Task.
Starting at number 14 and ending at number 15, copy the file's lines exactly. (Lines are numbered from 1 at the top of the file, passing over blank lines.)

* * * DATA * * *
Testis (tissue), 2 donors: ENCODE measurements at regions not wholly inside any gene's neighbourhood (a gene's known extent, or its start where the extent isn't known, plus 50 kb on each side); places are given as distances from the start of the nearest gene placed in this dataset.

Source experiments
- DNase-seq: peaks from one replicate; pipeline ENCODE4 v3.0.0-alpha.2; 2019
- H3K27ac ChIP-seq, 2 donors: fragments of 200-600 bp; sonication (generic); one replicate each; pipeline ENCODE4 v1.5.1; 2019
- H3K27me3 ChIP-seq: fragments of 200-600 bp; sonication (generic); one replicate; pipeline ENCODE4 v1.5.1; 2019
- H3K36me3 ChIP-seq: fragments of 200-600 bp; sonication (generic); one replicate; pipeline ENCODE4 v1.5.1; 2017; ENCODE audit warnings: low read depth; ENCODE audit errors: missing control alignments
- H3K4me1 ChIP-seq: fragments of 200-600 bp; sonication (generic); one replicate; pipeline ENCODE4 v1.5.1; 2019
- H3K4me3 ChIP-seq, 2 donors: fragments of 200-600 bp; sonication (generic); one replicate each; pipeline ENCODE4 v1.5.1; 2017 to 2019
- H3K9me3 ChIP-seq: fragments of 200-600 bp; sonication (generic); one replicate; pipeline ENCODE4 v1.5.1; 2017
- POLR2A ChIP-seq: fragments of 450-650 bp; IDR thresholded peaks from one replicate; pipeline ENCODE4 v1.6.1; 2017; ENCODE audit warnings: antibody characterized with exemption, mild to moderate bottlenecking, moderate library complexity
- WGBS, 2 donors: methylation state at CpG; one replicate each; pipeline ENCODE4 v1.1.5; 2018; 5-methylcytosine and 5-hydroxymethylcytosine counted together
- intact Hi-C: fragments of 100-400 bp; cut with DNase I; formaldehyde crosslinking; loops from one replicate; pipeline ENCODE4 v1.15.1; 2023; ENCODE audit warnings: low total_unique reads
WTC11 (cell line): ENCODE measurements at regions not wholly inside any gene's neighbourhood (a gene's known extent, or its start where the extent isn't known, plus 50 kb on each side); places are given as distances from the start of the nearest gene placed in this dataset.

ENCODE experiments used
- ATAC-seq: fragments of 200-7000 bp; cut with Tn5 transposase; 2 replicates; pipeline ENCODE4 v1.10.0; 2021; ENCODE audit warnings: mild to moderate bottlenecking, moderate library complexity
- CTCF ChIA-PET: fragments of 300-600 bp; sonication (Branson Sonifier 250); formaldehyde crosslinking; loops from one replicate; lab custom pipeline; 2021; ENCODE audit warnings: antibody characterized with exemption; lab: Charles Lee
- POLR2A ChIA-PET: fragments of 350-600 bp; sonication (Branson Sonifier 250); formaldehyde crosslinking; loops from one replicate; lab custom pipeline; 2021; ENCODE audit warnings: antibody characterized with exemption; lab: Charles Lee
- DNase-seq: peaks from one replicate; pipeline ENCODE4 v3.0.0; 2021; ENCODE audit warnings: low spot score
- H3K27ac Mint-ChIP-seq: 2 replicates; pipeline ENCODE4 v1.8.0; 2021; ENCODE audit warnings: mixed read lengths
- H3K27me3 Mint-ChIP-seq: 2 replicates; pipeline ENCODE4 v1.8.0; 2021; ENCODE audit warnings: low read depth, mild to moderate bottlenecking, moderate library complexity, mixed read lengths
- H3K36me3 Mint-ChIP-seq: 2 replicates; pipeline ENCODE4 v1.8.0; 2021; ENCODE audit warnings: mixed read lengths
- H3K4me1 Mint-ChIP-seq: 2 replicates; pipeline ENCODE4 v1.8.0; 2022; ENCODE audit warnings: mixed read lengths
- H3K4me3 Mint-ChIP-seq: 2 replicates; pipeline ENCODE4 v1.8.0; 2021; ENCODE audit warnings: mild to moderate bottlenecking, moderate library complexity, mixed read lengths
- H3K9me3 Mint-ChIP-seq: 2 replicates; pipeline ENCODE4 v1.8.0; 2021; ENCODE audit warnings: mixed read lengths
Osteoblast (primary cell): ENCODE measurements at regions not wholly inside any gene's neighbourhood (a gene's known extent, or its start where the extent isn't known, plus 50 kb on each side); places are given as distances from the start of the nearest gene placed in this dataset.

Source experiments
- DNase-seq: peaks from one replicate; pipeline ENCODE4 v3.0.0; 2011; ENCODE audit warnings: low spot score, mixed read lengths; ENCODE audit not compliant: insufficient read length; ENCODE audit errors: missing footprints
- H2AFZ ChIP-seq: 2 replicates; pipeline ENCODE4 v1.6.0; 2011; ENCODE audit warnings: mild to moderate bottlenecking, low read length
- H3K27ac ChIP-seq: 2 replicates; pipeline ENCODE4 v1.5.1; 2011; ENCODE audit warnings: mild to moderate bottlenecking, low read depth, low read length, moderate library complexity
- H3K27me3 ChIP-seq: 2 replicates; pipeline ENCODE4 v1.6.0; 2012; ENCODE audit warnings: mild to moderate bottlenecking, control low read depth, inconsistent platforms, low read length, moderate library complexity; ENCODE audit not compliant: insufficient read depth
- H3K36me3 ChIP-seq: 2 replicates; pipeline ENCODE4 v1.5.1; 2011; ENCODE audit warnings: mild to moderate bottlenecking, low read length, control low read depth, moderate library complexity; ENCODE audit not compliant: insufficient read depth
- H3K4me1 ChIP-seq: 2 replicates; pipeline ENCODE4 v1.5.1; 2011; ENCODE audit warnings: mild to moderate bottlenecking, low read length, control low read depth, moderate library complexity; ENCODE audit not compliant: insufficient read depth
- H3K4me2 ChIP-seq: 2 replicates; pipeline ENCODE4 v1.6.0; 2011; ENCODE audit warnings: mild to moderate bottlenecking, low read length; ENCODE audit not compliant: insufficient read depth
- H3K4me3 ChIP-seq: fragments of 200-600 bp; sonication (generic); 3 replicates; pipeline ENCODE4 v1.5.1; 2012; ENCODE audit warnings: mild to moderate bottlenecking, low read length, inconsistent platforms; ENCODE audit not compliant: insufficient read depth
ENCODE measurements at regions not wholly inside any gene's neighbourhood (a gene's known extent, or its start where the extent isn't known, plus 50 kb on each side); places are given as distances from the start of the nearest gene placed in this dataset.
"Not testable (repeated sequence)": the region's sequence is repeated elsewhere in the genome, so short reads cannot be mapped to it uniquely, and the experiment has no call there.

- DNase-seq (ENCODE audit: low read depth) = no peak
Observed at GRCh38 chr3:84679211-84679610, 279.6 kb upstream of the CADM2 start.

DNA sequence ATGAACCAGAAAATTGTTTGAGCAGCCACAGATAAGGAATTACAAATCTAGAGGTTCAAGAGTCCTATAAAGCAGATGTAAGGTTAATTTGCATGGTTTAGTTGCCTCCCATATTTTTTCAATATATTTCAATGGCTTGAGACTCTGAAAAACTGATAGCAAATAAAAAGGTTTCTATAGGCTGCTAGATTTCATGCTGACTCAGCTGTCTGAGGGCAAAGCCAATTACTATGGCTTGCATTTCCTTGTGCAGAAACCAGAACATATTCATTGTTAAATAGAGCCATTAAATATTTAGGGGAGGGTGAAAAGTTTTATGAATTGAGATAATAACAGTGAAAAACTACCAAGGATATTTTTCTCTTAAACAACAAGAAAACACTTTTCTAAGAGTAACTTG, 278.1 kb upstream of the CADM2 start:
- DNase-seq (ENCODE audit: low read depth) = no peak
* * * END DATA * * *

ENCODE experiments used
- ATAC-seq: fragments of 200-7000 bp; cut with Tn5 transposase; 2 replicates; pipeline ENCODE4 v1.10.0; 2021; ENCODE audit warnings: mild to moderate bottlenecking, moderate library complexity